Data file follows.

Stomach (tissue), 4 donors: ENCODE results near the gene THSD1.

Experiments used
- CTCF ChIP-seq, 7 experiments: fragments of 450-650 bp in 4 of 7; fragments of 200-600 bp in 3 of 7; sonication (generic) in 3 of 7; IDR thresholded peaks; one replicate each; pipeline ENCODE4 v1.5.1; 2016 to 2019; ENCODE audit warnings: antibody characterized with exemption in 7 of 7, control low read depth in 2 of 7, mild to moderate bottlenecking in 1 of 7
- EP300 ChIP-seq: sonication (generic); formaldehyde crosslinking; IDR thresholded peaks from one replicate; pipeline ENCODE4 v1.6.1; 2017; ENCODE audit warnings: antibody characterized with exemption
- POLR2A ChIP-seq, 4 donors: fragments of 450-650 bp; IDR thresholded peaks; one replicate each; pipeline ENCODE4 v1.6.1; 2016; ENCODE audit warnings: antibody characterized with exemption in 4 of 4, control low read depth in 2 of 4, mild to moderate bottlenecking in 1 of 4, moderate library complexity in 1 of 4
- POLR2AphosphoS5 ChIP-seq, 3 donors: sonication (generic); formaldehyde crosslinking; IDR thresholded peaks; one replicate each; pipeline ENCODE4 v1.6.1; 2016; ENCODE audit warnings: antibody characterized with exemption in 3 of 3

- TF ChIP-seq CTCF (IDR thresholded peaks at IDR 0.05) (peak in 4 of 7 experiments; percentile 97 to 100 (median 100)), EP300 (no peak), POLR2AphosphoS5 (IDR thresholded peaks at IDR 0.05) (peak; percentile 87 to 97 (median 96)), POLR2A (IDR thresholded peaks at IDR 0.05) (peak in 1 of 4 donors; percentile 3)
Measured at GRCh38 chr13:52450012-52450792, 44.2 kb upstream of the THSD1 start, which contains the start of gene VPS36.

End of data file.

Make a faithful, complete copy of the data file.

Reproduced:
Stomach (tissue), 4 donors: ENCODE results near the gene THSD1.

Experiments used
- CTCF ChIP-seq, 7 experiments: fragments of 450-650 bp in 4 of 7; fragments of 200-600 bp in 3 of 7; sonication (generic) in 3 of 7; IDR thresholded peaks; one replicate each; pipeline ENCODE4 v1.5.1; 2016 to 2019; ENCODE audit warnings: antibody characterized with exemption in 7 of 7, control low read depth in 2 of 7, mild to moderate bottlenecking in 1 of 7
- EP300 ChIP-seq: sonication (generic); formaldehyde crosslinking; IDR thresholded peaks from one replicate; pipeline ENCODE4 v1.6.1; 2017; ENCODE audit warnings: antibody characterized with exemption
- POLR2A ChIP-seq, 4 donors: fragments of 450-650 bp; IDR thresholded peaks; one replicate each; pipeline ENCODE4 v1.6.1; 2016; ENCODE audit warnings: antibody characterized with exemption in 4 of 4, control low read depth in 2 of 4, mild to moderate bottlenecking in 1 of 4, moderate library complexity in 1 of 4
- POLR2AphosphoS5 ChIP-seq, 3 donors: sonication (generic); formaldehyde crosslinking; IDR thresholded peaks; one replicate each; pipeline ENCODE4 v1.6.1; 2016; ENCODE audit warnings: antibody characterized with exemption in 3 of 3

- TF ChIP-seq CTCF (IDR thresholded peaks at IDR 0.05) (peak in 4 of 7 experiments; percentile 97 to 100 (median 100)), EP300 (no peak), POLR2AphosphoS5 (IDR thresholded peaks at IDR 0.05) (peak; percentile 87 to 97 (median 96)), POLR2A (IDR thresholded peaks at IDR 0.05) (peak in 1 of 4 donors; percentile 3)
Measured at GRCh38 chr13:52450012-52450792, 44.2 kb upstream of the THSD1 start, which contains the start of gene VPS36.